Grand County health ranks high in Colorado, according to report |

Grand County health ranks high in Colorado, according to report

Every spring, the Robert Wood Johnson Foundation, in collaboration with the University of Wisconsin Population Health Institute, releases a list of health rankings by county for the entire U.S.

The findings, issued this year on March 29, delve into numerous health-related topics health outcomes, length of life, clinical care and physical environment. The report shows relatively positive news for Grand County, which is ranked 12 in overall health outcomes and 13 in health factors in Colorado, out of a total of 64 counties.

The results for the health rankings released this year cover data collected over the past several years, which varies depending upon the topics being measured. According to the data, Grand County’s leading cause of premature death, which includes all deaths among people under age 75, is malignant neoplasms, also known as malignant tumors. According to the health rankings, a total of 40 residents, or roughly 72.9 percent of all deaths, in Grand County from 2012 to 2014 were caused such illnesses.

Rounding out the leading causes of death in Grand County were: diseases of the heart with 13 deaths, intentional self-harm (suicide) with 13 deaths and accidents (unintentional injuries) at 12 deaths.

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“The County Health Rankings are a snapshot of the health of each county,” stated Grand County Public Health Director Brene Belew-LaDue. “While Grand County is overall a healthy county, we can still take action to improve the health of our population.” Belew-LaDue explained the Rankings do not serve as place markers in a race to the top, but instead about showing trends and encouraging progress towards broader health goals. Belew-LaDue highlighted that Grand County Public Health is in the initial phase of their Community Health Assessment, mandated to occur every five-years.

“Citizen involvement is essential to assess the health of our county,” she stated. If you are interested in participating the Grand County Public Health Assessment please contact Grand County’s Department Public Health to find out how you can get involved.


The report states a total of 15 percent of Grand County’s adult residents are smokers, just below the statewide average of 16 percent. Grand County is fairly fit, in terms of adult weight figures. The rankings report states 17 percent of Grand County’s adults are considered obese, having a body mass index of 30 or more. Grand County is among the thinnest counties in Colorado; Eagle County comes in lowest with an obese adult population of only 12 percent. Those figures are well below Kit Carson County, the heaviest county in the state, at 28 percent.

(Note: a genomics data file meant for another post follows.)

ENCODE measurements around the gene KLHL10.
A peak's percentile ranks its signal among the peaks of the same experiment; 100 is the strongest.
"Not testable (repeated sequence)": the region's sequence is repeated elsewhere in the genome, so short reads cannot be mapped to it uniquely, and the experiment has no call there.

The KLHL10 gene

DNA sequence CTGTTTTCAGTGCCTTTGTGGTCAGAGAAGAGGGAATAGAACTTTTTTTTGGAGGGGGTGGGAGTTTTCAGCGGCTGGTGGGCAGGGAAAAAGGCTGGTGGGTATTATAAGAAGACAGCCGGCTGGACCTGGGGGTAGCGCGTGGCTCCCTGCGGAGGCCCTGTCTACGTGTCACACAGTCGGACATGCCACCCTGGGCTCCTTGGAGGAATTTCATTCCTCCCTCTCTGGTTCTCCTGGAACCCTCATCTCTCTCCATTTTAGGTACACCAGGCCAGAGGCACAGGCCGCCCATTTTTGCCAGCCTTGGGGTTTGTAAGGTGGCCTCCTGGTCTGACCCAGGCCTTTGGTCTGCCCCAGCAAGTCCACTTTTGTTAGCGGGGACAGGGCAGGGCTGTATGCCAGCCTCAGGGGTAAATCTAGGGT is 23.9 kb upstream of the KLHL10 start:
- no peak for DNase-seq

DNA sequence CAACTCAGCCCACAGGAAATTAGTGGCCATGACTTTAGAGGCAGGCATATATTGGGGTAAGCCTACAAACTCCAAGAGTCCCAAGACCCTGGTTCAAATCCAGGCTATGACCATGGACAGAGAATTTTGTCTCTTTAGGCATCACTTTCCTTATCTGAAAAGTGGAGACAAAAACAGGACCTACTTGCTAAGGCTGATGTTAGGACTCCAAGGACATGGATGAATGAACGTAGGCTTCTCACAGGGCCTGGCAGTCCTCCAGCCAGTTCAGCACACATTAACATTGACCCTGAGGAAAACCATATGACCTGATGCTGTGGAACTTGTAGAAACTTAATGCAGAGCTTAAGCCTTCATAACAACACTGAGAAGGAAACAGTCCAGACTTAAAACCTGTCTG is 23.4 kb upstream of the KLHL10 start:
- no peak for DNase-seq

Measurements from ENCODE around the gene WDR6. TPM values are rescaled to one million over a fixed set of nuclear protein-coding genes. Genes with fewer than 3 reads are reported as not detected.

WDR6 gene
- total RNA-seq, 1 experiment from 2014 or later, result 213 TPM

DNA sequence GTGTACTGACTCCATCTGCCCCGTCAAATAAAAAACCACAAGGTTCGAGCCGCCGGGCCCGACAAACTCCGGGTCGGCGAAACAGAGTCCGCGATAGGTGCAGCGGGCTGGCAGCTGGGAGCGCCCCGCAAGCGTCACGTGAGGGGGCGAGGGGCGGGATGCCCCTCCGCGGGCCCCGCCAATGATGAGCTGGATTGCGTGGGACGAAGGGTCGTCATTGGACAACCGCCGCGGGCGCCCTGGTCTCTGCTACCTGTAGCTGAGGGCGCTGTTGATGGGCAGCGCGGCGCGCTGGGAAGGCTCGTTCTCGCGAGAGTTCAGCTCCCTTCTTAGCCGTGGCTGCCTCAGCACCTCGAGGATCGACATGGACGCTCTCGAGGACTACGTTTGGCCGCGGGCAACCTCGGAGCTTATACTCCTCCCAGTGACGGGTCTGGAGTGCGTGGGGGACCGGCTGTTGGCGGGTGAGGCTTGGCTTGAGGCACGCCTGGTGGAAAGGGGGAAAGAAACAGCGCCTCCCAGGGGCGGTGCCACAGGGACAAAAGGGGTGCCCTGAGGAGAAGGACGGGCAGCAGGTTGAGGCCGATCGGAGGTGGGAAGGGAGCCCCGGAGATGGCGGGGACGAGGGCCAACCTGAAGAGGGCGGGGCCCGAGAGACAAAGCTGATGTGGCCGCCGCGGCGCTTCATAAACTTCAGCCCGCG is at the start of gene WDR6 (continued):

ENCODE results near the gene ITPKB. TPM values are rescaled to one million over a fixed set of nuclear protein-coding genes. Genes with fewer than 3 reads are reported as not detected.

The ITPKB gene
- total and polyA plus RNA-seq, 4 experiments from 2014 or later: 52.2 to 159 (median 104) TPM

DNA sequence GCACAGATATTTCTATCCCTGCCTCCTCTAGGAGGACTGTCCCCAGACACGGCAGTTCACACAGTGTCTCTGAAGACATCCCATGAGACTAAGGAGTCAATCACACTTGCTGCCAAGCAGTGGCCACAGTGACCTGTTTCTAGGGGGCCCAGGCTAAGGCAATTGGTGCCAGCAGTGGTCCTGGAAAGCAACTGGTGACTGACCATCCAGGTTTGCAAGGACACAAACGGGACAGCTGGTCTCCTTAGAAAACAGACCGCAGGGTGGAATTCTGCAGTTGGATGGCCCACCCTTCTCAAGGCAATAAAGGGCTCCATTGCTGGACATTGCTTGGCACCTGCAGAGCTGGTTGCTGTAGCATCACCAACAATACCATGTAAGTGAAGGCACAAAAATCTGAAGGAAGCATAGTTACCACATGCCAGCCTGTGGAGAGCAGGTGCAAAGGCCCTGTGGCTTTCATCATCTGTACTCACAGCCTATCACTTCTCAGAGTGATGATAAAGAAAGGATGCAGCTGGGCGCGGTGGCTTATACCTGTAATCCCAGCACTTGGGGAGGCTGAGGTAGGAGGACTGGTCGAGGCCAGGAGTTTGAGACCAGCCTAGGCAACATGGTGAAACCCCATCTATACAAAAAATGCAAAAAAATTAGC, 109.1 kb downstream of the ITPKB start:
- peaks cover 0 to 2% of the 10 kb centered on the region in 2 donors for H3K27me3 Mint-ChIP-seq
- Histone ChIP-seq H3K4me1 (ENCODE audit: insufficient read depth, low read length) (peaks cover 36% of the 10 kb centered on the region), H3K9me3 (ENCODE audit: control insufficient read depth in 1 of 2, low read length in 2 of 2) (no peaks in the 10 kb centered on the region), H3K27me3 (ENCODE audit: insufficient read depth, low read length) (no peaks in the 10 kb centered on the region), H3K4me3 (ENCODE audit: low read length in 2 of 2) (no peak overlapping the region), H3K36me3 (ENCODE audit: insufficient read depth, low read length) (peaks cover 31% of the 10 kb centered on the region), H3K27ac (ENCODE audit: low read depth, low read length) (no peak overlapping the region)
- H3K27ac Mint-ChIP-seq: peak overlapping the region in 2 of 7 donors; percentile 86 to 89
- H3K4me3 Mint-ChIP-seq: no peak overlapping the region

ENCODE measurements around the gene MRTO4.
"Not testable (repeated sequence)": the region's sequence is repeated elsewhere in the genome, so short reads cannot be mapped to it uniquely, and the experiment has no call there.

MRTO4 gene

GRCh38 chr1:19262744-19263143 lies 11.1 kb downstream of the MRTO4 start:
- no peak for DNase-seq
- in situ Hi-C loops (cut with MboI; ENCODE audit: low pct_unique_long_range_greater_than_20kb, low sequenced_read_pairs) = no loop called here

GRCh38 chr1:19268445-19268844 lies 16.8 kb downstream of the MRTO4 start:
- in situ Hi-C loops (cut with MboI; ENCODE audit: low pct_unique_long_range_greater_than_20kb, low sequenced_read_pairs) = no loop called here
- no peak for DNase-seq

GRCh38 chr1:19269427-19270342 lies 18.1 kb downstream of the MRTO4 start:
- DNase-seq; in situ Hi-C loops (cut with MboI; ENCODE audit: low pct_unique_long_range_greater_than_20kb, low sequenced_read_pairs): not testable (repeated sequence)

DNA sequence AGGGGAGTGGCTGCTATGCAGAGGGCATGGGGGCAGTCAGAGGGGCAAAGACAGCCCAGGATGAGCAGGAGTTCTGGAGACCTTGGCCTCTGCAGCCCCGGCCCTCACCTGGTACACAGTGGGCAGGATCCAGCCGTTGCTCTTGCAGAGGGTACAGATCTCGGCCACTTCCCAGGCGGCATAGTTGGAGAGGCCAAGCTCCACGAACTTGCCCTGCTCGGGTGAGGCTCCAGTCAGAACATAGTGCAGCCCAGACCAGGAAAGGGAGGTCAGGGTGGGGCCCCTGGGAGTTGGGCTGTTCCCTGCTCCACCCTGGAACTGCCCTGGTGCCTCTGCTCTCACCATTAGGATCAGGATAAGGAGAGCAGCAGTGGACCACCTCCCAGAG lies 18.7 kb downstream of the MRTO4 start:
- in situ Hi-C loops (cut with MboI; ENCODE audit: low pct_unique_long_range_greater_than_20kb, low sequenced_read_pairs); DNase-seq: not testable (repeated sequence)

The report also shows Grand County is above statewide averages for alcohol intake. According to the data, 21 percent of Grand County’s adult population engages in excessive drinking. The figure is slightly above the statewide average of 19 percent.

Alcohol appears to be having an impact on driving deaths in the County as well, which were calculated well above statewide averages. The report records 12 driving deaths in Grand County from 2011 to 2015 of which 10 are considered alcohol-impaired driving deaths, meaning roughly 83 percent of Grand County’s driving fatalities during that period involved alcohol. “Alcohol-impaired driving deaths” does not necessarily mean the individual who died in the crash was drunk, but that alcohol was present in the blood system of either a driver involved in a fatal accident or a non-motorist, such as a pedestrian or bicyclist, involved in a fatal accident.

The report notes that Grand County’s small population size of less than 20,000 can produce wide fluctuations in the data from a small number of events; the figure for alcohol-impaired driving deaths in 2009 was 25 percent. Grand County has experienced a solid upward trend in alcohol related driving deaths though for the past several years.


Not surprisingly, Grand County ranks very high on the list for physical environment, coming in sixth in the state. The report examines air pollution levels, drinking water violations, housing problems, the percentage of workers who commute to work alone, and the percentage of drivers who have long work commutes. The report defines a long commute as being 30 mintes or more, one way.

Grand County’s air pollution figure, calculated as the average daily density of fine particulate matter in the air, is among the lowest in the state. Grand County’s air quality is calculated as the 19th best in the state. Most counties with higher levels of air quality are in the southwest quadrant of Colorado. Weld County on the eastern plains had the worst calculated air quality in the state, with a air particulate figure almost twice Grand County’s level.

On the housing side of things the health rankings report tallies 795 households in Grand County as facing severe housing problems, or roughly 15 percent. The report defines severe housing problems as one of four different issues including: housing lacking complete kitchen facilities or complete plumbing, severe overcrowding of more than 1.5 persons per room, and severe cost burdens with housing costs including utilities exceeding 50 percent of monthly income. The report does not break down the 795 households facing problems into the four separate categories. Grand County’s 15 percent figure for housing problems is just below the statewide average of 17 percent.

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